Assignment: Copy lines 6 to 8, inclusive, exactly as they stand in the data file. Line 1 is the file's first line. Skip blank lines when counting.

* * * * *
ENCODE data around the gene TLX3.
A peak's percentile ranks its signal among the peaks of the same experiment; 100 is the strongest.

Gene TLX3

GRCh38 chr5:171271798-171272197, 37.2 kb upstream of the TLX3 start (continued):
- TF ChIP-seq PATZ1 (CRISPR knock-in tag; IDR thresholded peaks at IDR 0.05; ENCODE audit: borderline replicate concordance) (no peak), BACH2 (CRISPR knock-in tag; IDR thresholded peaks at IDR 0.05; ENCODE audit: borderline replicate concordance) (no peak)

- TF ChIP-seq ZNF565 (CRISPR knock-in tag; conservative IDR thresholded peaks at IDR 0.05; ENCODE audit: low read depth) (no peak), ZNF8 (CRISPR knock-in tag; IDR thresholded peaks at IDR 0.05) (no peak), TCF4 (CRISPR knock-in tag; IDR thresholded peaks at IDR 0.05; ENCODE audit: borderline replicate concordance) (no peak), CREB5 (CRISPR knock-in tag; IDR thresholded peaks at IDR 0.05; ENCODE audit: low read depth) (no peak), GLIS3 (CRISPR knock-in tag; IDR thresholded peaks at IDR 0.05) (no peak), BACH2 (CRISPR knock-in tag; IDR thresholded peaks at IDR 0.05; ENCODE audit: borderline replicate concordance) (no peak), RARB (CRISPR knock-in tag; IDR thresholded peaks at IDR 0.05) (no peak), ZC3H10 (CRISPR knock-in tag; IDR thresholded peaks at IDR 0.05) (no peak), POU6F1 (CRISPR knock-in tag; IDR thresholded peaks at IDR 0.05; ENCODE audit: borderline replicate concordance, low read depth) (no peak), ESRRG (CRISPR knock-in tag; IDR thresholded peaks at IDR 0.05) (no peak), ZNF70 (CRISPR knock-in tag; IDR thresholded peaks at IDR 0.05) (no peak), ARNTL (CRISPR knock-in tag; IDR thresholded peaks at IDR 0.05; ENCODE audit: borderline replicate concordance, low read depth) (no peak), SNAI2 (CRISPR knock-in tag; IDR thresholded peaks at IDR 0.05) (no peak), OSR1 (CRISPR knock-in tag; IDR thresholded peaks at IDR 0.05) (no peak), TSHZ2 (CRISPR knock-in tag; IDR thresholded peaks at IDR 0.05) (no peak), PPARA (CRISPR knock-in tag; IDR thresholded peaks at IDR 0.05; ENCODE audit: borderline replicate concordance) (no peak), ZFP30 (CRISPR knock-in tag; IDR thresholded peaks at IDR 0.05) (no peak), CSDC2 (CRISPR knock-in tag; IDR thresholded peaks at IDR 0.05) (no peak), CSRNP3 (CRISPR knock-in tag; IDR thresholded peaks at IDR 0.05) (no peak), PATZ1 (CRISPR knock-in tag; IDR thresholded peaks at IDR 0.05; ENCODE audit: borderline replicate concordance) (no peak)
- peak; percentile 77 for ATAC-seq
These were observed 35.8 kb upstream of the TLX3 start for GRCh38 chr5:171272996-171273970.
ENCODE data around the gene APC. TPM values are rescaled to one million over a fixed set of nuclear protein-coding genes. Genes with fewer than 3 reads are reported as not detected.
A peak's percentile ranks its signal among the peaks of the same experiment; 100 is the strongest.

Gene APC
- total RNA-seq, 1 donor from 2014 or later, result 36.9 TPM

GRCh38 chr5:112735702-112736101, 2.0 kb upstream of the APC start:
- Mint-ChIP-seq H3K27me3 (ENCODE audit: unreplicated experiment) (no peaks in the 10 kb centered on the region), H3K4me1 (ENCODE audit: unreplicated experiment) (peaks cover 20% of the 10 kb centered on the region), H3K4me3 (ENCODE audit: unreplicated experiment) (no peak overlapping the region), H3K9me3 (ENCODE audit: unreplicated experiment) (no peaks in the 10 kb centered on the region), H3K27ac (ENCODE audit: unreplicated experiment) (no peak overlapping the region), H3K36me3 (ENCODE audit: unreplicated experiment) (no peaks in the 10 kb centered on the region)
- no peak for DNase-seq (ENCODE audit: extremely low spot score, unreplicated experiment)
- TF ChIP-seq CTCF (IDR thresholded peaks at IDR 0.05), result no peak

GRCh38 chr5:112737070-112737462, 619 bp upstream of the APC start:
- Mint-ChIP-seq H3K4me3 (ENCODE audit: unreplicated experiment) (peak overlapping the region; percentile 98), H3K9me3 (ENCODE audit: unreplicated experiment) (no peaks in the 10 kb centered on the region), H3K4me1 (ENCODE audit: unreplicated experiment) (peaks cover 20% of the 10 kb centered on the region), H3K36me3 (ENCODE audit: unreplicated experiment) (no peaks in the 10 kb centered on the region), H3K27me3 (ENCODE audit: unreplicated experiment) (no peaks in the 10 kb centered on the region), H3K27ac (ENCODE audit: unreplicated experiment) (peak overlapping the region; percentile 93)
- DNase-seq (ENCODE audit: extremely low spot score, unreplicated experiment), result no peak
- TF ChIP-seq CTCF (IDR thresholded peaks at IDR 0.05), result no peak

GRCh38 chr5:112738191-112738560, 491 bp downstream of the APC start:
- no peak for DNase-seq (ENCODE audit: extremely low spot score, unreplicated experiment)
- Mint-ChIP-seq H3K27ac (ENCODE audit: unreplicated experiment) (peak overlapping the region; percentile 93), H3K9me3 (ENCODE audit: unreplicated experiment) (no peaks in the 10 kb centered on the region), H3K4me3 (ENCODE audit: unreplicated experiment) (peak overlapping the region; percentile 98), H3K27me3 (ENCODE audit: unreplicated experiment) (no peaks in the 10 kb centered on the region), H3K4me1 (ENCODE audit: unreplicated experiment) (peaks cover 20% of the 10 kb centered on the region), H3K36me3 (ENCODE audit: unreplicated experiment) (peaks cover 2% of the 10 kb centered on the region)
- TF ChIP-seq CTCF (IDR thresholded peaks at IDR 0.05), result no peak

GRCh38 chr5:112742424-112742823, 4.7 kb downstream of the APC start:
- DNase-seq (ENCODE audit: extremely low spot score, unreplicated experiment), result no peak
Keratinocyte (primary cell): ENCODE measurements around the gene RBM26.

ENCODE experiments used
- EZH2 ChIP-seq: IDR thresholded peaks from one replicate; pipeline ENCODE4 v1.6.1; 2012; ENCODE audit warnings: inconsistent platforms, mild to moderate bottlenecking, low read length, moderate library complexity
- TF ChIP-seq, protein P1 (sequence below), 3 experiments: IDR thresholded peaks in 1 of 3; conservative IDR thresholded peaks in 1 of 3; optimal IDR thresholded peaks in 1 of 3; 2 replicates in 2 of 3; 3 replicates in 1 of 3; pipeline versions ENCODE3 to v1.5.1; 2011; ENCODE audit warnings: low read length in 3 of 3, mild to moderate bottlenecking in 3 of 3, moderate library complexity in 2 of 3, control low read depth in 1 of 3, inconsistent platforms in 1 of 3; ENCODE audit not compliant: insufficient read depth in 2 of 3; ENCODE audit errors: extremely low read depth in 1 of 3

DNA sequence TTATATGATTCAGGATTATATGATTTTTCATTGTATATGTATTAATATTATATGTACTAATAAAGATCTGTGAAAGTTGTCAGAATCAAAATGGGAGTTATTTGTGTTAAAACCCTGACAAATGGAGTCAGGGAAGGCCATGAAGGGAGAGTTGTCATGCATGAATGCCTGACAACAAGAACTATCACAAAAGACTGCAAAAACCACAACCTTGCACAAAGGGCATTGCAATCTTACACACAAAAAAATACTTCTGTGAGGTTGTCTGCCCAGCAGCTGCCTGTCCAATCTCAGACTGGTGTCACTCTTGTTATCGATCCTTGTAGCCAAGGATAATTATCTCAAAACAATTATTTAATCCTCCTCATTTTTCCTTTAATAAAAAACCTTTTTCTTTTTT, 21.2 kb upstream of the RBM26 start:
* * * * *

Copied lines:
- TF ChIP-seq ZNF565 (CRISPR knock-in tag; conservative IDR thresholded peaks at IDR 0.05; ENCODE audit: low read depth) (no peak), ZNF8 (CRISPR knock-in tag; IDR thresholded peaks at IDR 0.05) (no peak), TCF4 (CRISPR knock-in tag; IDR thresholded peaks at IDR 0.05; ENCODE audit: borderline replicate concordance) (no peak), CREB5 (CRISPR knock-in tag; IDR thresholded peaks at IDR 0.05; ENCODE audit: low read depth) (no peak), GLIS3 (CRISPR knock-in tag; IDR thresholded peaks at IDR 0.05) (no peak), BACH2 (CRISPR knock-in tag; IDR thresholded peaks at IDR 0.05; ENCODE audit: borderline replicate concordance) (no peak), RARB (CRISPR knock-in tag; IDR thresholded peaks at IDR 0.05) (no peak), ZC3H10 (CRISPR knock-in tag; IDR thresholded peaks at IDR 0.05) (no peak), POU6F1 (CRISPR knock-in tag; IDR thresholded peaks at IDR 0.05; ENCODE audit: borderline replicate concordance, low read depth) (no peak), ESRRG (CRISPR knock-in tag; IDR thresholded peaks at IDR 0.05) (no peak), ZNF70 (CRISPR knock-in tag; IDR thresholded peaks at IDR 0.05) (no peak), ARNTL (CRISPR knock-in tag; IDR thresholded peaks at IDR 0.05; ENCODE audit: borderline replicate concordance, low read depth) (no peak), SNAI2 (CRISPR knock-in tag; IDR thresholded peaks at IDR 0.05) (no peak), OSR1 (CRISPR knock-in tag; IDR thresholded peaks at IDR 0.05) (no peak), TSHZ2 (CRISPR knock-in tag; IDR thresholded peaks at IDR 0.05) (no peak), PPARA (CRISPR knock-in tag; IDR thresholded peaks at IDR 0.05; ENCODE audit: borderline replicate concordance) (no peak), ZFP30 (CRISPR knock-in tag; IDR thresholded peaks at IDR 0.05) (no peak), CSDC2 (CRISPR knock-in tag; IDR thresholded peaks at IDR 0.05) (no peak), CSRNP3 (CRISPR knock-in tag; IDR thresholded peaks at IDR 0.05) (no peak), PATZ1 (CRISPR knock-in tag; IDR thresholded peaks at IDR 0.05; ENCODE audit: borderline replicate concordance) (no peak)
- peak; percentile 77 for ATAC-seq
These were observed 35.8 kb upstream of the TLX3 start for GRCh38 chr5:171272996-171273970.